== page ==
Finally, we sort our sight words (5 minutes).  We use our interactive sort to sort our sight words words by the number of letters.


First, we practice phonemic awareness (7 minutes).  We follow the same routines I explained on Monday.

Second, we read through our phonics chart (3 minutes) ...either the alphabet chart, or blends chart, depending on our focus sound for the week.

Next, we practice letter naming fluency (2 minutes).  I simply click on our letter naming slide and the letters appear and the kids name them.  We review any letters that kids miss.

After that, we sort pictures (5 minutes).  We sort photos into letter sound categories.  For example, for the letter m sound, we sort pictures that begin or end with the /m/ sound.  I call on kids to sort each picture.  After the move the picture, the segment the focus sound for us.  For example, if a kid moves "ham," he moves the picture and then turns to the class and says, "Ham. Ha - MMMM."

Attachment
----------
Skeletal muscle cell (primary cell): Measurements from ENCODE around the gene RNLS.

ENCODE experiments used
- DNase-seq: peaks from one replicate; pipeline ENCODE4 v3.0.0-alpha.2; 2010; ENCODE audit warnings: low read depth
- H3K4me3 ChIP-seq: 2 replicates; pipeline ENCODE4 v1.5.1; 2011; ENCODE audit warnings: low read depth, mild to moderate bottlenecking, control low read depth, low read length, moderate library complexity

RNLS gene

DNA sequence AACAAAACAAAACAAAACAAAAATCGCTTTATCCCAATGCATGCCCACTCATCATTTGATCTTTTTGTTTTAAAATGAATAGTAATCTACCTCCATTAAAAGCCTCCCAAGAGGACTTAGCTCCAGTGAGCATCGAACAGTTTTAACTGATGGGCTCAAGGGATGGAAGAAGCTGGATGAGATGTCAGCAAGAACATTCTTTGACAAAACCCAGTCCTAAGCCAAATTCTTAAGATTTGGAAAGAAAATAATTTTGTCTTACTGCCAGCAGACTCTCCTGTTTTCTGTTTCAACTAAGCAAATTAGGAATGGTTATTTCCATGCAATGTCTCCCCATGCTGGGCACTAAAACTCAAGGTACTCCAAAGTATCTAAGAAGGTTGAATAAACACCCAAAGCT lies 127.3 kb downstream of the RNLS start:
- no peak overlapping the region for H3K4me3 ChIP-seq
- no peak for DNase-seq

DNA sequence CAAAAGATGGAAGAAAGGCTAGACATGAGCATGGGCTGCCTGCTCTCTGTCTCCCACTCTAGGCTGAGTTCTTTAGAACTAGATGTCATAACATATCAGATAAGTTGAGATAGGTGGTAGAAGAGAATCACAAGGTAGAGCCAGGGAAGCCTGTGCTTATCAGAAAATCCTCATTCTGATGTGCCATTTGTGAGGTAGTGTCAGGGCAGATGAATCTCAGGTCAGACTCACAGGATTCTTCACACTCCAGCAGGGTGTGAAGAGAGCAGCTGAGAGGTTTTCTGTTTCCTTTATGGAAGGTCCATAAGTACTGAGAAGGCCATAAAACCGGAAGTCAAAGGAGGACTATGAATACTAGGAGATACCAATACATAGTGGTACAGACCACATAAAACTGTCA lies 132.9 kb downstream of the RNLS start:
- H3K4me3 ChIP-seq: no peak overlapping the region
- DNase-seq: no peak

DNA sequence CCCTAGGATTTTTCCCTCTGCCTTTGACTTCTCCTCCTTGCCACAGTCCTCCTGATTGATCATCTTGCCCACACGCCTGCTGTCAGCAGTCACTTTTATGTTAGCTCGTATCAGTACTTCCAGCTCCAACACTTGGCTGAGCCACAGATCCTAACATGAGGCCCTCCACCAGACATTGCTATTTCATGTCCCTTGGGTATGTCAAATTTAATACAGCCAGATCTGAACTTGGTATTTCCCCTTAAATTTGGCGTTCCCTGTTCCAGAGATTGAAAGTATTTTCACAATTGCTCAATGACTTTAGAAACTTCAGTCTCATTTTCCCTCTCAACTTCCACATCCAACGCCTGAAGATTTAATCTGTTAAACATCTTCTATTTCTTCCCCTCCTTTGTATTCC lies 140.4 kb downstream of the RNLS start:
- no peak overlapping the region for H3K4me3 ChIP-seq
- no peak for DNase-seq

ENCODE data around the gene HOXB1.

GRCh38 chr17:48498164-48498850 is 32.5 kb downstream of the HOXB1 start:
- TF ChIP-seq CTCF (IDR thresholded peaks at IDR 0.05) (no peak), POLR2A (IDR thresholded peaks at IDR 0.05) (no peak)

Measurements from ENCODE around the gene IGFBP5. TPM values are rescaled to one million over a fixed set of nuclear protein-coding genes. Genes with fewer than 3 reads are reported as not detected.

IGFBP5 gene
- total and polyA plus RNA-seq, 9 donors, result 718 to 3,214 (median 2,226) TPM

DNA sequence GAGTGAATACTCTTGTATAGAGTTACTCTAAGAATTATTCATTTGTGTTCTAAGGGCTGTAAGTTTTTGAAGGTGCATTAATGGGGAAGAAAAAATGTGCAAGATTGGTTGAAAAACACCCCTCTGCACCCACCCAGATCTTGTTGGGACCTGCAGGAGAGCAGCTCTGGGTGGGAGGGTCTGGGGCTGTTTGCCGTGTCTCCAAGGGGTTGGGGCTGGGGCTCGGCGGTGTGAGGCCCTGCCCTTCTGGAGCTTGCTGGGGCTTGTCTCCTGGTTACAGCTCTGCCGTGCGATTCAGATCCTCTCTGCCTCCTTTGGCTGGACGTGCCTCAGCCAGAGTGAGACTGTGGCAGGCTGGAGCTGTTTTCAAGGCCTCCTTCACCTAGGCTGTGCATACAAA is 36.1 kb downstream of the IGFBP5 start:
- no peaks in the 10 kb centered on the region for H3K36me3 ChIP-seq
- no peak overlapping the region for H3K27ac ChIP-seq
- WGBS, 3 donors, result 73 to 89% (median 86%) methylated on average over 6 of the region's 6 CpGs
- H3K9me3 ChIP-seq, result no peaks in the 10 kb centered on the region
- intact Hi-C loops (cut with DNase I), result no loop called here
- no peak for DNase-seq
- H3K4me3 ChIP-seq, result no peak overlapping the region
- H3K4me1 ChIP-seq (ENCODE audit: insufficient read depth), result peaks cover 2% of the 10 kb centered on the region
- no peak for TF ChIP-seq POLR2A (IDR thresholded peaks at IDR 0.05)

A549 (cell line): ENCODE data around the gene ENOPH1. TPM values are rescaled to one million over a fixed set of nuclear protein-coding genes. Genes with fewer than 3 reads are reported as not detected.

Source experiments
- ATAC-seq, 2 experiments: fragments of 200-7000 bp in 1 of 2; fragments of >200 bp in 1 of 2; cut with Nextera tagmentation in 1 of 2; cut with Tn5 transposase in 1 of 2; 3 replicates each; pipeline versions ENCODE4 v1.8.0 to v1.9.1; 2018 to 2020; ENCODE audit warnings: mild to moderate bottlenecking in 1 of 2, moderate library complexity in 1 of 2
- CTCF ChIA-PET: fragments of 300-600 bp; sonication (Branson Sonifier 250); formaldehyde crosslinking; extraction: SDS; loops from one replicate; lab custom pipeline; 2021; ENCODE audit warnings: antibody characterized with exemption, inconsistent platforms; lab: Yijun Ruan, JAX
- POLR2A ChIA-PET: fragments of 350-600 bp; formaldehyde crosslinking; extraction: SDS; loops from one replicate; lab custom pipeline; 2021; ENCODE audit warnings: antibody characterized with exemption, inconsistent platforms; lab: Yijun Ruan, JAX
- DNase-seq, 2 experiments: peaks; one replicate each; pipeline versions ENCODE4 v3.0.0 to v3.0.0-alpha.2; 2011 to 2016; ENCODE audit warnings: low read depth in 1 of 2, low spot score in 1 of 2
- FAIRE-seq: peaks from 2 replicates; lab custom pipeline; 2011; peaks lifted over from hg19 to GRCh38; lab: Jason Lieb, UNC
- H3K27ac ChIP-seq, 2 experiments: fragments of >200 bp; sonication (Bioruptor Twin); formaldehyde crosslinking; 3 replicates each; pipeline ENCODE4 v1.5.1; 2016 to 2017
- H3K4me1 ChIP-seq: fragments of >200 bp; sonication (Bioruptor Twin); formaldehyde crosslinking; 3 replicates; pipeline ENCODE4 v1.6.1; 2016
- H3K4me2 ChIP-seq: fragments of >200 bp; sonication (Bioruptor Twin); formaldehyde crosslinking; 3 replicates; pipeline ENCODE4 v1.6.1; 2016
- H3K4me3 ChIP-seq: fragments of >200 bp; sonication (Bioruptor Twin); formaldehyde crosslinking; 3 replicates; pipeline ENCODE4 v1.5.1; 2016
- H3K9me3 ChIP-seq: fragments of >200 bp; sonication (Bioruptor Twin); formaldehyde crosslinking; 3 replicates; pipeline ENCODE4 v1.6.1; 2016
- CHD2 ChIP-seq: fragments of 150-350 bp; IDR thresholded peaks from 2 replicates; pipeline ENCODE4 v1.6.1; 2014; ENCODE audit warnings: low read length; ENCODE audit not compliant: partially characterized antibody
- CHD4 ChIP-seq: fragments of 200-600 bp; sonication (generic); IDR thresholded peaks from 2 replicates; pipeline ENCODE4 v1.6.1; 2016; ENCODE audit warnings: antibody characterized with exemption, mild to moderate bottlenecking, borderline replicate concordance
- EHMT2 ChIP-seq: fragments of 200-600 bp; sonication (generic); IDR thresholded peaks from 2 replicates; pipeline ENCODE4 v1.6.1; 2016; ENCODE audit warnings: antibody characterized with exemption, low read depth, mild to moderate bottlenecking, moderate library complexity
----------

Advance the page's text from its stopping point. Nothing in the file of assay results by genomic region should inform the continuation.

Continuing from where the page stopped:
Next, we decode our words--slippety slide style (3 minutes).  We decode 3 new words from our word list for Wednesday.

Then, we work on spelling with our break it down chant (5 minutes).  During our transition to dry erase boards, students write our words we just decoded as many times as they have time to write NEATLY.  I walk around and point to one word for each kid to read aloud to me.  Then, I introduce two new spelling words with the same routine as Monday.

Finally, we find sight words in our weekly poem (5 minutes).  The kids come back to the carpet and I draw names as we "pass the pen" to circle a sight word on the poem.  When the kid circles it, the kids chant the word and then spell it. (THE. T - H - E. THE)  If it's one of our focus sight words for the week, the kids stand up and do the motions we learned for the word on Monday.


First, we practice phonemic awareness (7 minutes).  We follow the same routines I explained on Monday.

Second, we read through our phonics chart (3 minutes) ...either the alphabet chart, or blends chart, depending on our focus sound for the week.